Mira has been slowly coming out of her tired stretch, with each passing day showing a bit more energy. I spent Thursday and Friday in Louisiana, getting back late last night, which left Sarah to get the kids acclimated and readjusted to school. The bus schedule seems to be all over the map the first few weeks, with the driver and para trying to work out their new routes and get accustomed to new kids. Mira's first full day of school was yesterday and we haven't heard the report back from her teacher, as her notebook was accidentally left behind in the classroom.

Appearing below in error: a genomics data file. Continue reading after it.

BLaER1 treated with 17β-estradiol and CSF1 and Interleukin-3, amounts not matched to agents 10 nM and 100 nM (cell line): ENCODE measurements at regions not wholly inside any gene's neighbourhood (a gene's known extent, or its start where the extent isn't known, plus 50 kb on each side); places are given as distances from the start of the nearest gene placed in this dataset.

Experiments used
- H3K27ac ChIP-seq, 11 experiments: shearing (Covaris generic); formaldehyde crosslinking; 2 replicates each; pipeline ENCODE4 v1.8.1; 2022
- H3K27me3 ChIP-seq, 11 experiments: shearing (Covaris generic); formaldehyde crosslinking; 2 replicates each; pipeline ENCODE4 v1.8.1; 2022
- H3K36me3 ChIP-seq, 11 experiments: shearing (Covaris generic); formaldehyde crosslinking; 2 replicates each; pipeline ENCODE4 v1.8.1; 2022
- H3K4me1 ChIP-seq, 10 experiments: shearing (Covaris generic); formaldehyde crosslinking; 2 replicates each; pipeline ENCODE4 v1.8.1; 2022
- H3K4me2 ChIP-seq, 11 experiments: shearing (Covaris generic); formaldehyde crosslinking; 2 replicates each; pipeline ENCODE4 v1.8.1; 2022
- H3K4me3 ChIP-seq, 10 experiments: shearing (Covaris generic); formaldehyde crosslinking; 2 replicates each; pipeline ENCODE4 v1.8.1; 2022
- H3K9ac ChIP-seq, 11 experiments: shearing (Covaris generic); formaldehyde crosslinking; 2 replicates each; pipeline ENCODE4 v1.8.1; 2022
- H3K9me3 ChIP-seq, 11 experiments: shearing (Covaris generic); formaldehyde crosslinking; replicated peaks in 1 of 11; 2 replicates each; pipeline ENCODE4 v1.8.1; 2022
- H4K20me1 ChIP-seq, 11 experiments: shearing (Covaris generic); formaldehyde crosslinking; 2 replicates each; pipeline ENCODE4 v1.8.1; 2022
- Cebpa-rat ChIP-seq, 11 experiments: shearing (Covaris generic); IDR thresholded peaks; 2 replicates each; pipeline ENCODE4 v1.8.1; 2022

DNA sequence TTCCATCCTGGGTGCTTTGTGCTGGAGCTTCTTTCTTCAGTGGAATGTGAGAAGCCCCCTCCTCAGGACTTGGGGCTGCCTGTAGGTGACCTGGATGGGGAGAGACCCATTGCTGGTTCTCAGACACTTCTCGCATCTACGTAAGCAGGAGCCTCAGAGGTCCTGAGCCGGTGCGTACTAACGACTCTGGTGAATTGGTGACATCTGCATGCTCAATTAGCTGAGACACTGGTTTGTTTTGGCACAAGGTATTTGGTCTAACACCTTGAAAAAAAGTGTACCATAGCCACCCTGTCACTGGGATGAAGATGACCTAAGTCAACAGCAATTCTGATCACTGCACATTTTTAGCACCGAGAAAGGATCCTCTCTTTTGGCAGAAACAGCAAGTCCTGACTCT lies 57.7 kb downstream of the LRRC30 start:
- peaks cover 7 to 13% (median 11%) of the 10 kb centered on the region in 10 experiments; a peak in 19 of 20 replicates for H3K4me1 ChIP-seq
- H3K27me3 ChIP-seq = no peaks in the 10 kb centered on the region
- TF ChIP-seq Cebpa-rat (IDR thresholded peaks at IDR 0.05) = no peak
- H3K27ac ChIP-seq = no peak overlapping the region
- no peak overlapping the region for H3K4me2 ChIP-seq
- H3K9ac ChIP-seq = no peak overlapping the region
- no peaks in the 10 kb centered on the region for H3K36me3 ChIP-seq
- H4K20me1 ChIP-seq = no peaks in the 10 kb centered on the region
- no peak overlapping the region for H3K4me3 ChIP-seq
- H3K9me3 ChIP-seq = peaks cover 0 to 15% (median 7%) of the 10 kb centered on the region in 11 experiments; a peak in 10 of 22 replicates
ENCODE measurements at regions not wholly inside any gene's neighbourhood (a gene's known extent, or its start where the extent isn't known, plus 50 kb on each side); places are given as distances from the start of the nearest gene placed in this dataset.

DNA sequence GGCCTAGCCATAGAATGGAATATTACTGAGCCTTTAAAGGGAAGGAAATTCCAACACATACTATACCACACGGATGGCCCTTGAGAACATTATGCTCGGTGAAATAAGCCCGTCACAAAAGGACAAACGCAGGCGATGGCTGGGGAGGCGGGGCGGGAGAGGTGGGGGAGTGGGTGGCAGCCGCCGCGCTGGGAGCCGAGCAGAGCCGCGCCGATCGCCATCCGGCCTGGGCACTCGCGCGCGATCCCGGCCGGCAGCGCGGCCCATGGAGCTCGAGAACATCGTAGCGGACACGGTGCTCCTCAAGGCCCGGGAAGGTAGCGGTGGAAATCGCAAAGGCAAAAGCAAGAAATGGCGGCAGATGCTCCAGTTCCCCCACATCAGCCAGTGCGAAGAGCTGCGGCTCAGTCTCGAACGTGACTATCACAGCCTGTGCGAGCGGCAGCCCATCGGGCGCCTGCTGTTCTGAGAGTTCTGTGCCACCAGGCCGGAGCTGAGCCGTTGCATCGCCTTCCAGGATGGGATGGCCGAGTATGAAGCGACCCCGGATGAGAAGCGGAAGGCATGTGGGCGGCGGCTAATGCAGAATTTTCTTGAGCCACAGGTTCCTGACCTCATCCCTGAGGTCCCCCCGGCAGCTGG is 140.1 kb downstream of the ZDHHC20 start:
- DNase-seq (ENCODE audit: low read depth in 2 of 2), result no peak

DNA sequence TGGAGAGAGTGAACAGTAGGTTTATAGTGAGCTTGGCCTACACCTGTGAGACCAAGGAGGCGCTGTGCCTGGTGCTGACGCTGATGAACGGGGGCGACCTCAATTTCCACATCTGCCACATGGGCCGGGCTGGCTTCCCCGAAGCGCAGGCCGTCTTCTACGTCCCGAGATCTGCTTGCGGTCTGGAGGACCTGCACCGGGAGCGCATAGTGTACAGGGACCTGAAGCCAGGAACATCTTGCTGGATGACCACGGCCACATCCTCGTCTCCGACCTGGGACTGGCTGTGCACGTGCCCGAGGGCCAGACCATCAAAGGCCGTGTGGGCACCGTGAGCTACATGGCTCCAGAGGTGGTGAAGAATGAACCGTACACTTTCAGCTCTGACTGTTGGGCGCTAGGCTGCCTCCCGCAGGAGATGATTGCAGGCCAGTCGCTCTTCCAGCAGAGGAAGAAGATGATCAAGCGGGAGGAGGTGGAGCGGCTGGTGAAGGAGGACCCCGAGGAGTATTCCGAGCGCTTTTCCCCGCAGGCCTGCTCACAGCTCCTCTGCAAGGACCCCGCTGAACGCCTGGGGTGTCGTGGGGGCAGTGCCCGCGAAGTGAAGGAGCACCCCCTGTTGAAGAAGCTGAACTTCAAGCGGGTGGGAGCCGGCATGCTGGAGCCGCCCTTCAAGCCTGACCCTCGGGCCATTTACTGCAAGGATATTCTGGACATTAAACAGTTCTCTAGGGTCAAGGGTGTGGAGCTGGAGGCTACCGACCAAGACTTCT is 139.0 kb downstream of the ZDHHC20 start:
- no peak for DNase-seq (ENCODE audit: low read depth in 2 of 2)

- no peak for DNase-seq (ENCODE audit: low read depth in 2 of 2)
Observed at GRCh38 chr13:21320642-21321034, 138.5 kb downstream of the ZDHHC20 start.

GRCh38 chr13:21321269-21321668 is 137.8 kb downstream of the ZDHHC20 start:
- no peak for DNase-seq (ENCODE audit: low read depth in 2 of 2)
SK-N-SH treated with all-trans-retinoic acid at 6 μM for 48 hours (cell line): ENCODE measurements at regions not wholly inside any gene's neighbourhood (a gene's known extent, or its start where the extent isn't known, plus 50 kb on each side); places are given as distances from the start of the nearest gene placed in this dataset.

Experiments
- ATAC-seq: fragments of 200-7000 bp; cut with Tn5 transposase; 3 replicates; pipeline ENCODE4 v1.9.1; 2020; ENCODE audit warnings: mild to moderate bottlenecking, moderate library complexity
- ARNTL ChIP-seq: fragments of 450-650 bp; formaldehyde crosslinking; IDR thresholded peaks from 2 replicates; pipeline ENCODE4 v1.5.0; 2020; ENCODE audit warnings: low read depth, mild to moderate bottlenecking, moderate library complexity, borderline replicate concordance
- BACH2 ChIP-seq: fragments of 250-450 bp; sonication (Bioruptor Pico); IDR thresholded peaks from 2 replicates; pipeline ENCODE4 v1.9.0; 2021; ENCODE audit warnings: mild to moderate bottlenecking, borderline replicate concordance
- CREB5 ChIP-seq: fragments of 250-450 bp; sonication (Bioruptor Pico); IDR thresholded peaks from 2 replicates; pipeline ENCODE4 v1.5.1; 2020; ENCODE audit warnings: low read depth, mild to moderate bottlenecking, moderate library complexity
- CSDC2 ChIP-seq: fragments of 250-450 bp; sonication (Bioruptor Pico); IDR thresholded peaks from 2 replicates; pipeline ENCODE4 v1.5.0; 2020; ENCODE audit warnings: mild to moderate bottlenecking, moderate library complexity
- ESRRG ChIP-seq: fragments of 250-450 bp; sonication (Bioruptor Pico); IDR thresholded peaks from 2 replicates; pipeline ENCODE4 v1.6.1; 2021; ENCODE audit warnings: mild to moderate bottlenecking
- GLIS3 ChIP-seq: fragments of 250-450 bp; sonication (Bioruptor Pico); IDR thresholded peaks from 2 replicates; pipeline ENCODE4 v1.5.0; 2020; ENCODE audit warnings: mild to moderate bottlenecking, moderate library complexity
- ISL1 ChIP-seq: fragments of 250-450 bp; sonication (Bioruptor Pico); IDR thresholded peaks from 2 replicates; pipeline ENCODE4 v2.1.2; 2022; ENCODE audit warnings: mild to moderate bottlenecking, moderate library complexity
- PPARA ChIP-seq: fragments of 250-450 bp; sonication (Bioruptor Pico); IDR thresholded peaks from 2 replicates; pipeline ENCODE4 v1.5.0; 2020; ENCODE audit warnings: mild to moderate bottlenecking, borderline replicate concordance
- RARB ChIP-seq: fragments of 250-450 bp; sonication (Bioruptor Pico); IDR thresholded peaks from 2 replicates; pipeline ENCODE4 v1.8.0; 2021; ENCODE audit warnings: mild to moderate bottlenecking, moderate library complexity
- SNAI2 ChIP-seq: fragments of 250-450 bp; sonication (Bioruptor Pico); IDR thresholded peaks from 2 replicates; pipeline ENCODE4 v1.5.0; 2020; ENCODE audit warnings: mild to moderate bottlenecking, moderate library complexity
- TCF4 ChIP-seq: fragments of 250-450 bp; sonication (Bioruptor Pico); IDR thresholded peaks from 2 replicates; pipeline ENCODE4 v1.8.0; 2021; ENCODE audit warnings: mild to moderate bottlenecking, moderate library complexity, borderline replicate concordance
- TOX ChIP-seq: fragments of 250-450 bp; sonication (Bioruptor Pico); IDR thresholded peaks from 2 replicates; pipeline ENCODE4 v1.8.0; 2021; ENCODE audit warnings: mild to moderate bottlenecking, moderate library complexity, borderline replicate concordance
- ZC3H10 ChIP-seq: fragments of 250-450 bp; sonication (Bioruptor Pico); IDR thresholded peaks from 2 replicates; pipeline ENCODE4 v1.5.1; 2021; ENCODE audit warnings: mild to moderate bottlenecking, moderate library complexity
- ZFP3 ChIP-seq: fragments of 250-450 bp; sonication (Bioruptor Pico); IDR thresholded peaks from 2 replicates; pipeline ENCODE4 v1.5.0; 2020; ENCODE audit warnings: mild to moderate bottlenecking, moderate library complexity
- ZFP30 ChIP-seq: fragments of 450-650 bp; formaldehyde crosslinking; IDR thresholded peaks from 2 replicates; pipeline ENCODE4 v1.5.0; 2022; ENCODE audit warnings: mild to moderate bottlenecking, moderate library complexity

Today she was in a pretty decent mood, even lasting through an entire restaurant sushi meal. That is somewhat of a rarity, especially after a tiring week of getting adjusted to the first week of school. She took a small nap this afternoon and woke up fussy for a bit, but was over it quickly. We went for a couple of walks around the neighborhood, which she (and Jonah) enjoyed a ton - Mira was vocal and kicking all the way down the block both times. After Mira was over her fussy spell, she played for a bit and then became very vocal. She was making these extended screeching noises, which are difficult to explain without actually hearing them. She remained in a positive and energetic mood the rest of the day. Not a ton of myoclonics today or for that matter, for the past few days, just a few here and there. No clusters and no major tonic-clonics.